Hear Me Roar!
Francisco Garcia rises to challenge, helps Houston secure playoff-clinching win over OKC
HOUSTON - There is something to be said for those who don't just accept challenges – they relish them.
Francisco Garcia is eight years older, three inches shorter and nearly 50 pounds lighter than Kevin Durant. He also averages about 26 points fewer per game and has five fewer All-Star appearances to his name. In the NBA universe, Durant is a galaxy unto himself, the sun and stars of Oklahoma City’s celestial hoops solar system. Garcia generates no such ethereal glow; his is but a bit part in relation to KD’s starring role.
But sic the 33-year-old Dominican on Durant and watch the mega-wattage of Garcia’s sly smile exponentially increase by the second. He doesn’t just savor and embrace the challenge – he treats it as if there were nothing in the world he would rather be doing right that very moment. Probably because there isn’t.
It should come as no surprise, then, that the Rockets’ reserve swingman was up to his old tricks again on a night when he played a pivotal role in Houston’s thrilling 111-107 win over the Thunder. There he was in the second quarter, getting in the grill of the league’s MVP frontrunner while eliciting a few choice words from Durant in the process. There he was in the final frame, harassing KD into several more misses as the Rockets made the run that put them ahead for good. And there he was in the game’s final minutes, stroking a wide-open corner 3 that at long last gave Houston some much needed breathing room after the club had previously missed multiple free throws and quality looks from all over the court.
“He’s the reason we won the game tonight,” said none other than James Harden, who may well have had just a wee bit to do with the final outcome as well given that he did supply a paltry 39 points, nine boards and seven assists during a – dare we say it? – Durant-esque performance. But Harden’s praise does hammer home the impact Garcia had on the game. His attitude and fearlessness were absolutely vital for a club that has occasionally missed both of those qualities since Patrick Beverley sustained the knee injury that has sidelined him for the Rockets’ last four games.
Make no mistake, the monumental task of attempting to slow the league’s leading scorer was no one-man show. Chandler Parsons set the tone early with his play at the point of attack, but no matter who had the primary assignment of chasing Durant all over the court, help was available and ready to be unleashed from all angles. The Rockets came at him in waves, aggressively trapping the three-time scoring champion in an effort to force the ball from his hands as often as possible. To that end, Houston’s big men bore a heavy mental and physical burden as well, needing to show hard on pick-and-rolls along the perimeter while scurrying back in enough time to protect the rim and clean the glass. In related news: the Rockets don’t win this game without the master class Omer Asik conducted on that end of the floor.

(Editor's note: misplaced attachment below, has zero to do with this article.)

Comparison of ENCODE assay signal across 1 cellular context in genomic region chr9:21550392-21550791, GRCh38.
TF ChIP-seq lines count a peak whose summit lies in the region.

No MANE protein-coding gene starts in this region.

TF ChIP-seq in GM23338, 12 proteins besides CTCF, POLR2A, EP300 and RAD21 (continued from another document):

This was a game Houston had to have against a team that has had its number throughout the season. Forget about the fact both clubs came in significantly shorthanded; the Rockets required a win to help fortify their own mental health and to further their cause in the pursuit of sewing up home-court advantage in the first round of the playoffs. Friday’s victory checked both boxes, putting the team in prime position for a strong finish to the regular season. And the resilience on display put a sorely needed smile on their coach’s face as well since it reinforced one of the lessons he has attempted to hammer home to his troops with the postseason right around the corner.
“There's all kinds of adversity in playoff games and playoff runs,” said Houston Head Coach Kevin McHale after the game. “Everybody's ultimate goal is to win a championship. The toughest adversity to get over is to go out and play your butt off for 48 minutes and lose a one-point game and then gear it up two nights later and go out and play the same team again. You've got to be resilient and that's what I've been preaching with the guys and the coaching staff. You've just got to just stay in the fight and keep swinging.”
The sort of mentality McHale is trying to instill isn’t easy and doesn’t come overnight. It’s one thing to want a championship; quite another to be willing to endure the enormity of the amount of work, sacrifice and pain that are inherent within the journey. Some see that sort of challenge and shrink away, wanting no part of it. Others begrudgingly accept the fact that it comes with the territory. Francisco Garcia? In his mind, the bigger the challenge, the better.
“That’s what this league is all about,” he said. “When your name is called against a man like that you have to be ready. If you ain’t ready, he’s going to torch you up. My name was called, and I love the challenge.
“It’s competition. That’s what it’s all about.”